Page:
The Unscripted Durham, known for its mid-century modern style and rooftop patio, has tapped Michelle Logel as its new general manager. She’s the sixth person in the role since the hotel opened in 2017.

“I am thrilled to embark on this journey as the new general manager of our esteemed hotel,” Logel said. “With a passionate team and a commitment to exceptional guest experiences, we aim to make every stay a memorable and delightful one.”

Logel, originally from San Diego, had been the general manager for a Hyatt Place hotel in Orlando, Florida.

The Durham hotel marked the launch of the Unscripted brand by the Dream Hotel Group, which was acquired by Hyatt in February.

The building, located at 202 N. Corcoran St., operated as the Jack Tar Motor Lodge in the 1960s. It now features 74 guest rooms and six food and beverage spots.

Unscripted general manager timeline:

  • July 2017: Brian Hansen
  • December 2017: Hans Luther
  • August 2019: Matthew Whiteheart
  • July 2021: Weylan Rhame
  • October 2021: Paul Mensi
  • July 2023: Michelle Logel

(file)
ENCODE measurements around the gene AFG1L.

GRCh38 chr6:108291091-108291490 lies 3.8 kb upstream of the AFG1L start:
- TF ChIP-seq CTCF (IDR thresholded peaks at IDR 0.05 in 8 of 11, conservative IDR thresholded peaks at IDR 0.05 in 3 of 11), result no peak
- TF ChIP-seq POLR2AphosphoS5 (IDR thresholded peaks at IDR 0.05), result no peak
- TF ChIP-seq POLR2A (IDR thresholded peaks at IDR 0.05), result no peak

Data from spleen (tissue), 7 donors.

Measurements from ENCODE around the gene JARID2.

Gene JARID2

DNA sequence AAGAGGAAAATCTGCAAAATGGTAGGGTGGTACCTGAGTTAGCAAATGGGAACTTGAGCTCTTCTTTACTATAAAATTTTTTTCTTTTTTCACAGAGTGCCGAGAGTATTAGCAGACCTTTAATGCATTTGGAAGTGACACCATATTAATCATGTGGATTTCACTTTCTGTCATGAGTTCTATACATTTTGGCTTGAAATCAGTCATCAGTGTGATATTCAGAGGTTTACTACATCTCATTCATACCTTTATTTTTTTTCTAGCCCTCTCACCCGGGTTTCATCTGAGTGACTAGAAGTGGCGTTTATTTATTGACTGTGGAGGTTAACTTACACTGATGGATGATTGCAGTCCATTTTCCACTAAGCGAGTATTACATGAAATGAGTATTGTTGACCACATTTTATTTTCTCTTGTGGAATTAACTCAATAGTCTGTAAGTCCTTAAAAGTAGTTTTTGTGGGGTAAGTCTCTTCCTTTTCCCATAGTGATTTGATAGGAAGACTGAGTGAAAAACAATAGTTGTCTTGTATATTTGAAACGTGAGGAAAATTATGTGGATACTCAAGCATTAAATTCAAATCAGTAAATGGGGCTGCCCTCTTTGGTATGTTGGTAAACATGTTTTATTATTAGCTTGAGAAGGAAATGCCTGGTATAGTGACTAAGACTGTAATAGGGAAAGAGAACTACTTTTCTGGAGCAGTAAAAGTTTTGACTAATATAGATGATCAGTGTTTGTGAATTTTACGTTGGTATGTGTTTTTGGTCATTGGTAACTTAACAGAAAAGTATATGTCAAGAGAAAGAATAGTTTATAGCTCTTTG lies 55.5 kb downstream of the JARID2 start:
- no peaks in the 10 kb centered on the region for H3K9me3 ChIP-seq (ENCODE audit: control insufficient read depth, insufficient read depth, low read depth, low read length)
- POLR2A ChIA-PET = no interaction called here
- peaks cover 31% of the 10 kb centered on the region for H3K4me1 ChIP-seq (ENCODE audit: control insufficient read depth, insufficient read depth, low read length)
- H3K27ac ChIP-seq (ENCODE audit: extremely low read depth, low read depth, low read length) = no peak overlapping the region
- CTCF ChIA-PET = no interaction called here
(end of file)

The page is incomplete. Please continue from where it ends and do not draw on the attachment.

Buc-ee’s could produce revenue boom

Buc-ee's

Buc-ee’s in Tennessee east of Knoxville

TBJ file photo

Plenty of chatter continues to swirl around the potential for a Buc-ee’s to open along Interstate 85 between the Triangle and the Triad.

The Texas company has shifted plans and now wants to put one of its massive convenience stores in Alamance County after plans for one in Orange County caused an uproar.

But the new site – in Mebane just across the county line – could end up being a boon for tax revenue in Alamance if the plans come to fruition. Buc-ee’s has a cult-like following, and the stores, which are open 24/7, are typically packed day and night.

After a Buc-ee’s opened off Interstate 40 in Cumberland County, Tennessee, last summer, that county saw a surge in sales tax revenue – more than $100,000 than what was anticipated for July 2022, the first month the store was open.

So, Orange County’s loss could be Alamance’s gain.

Industrial space comes online as vacancy rises

The vacancy rate for industrial space in Raleigh and Durham rose to 4.4 percent for the second quarter, according to a report by Colliers.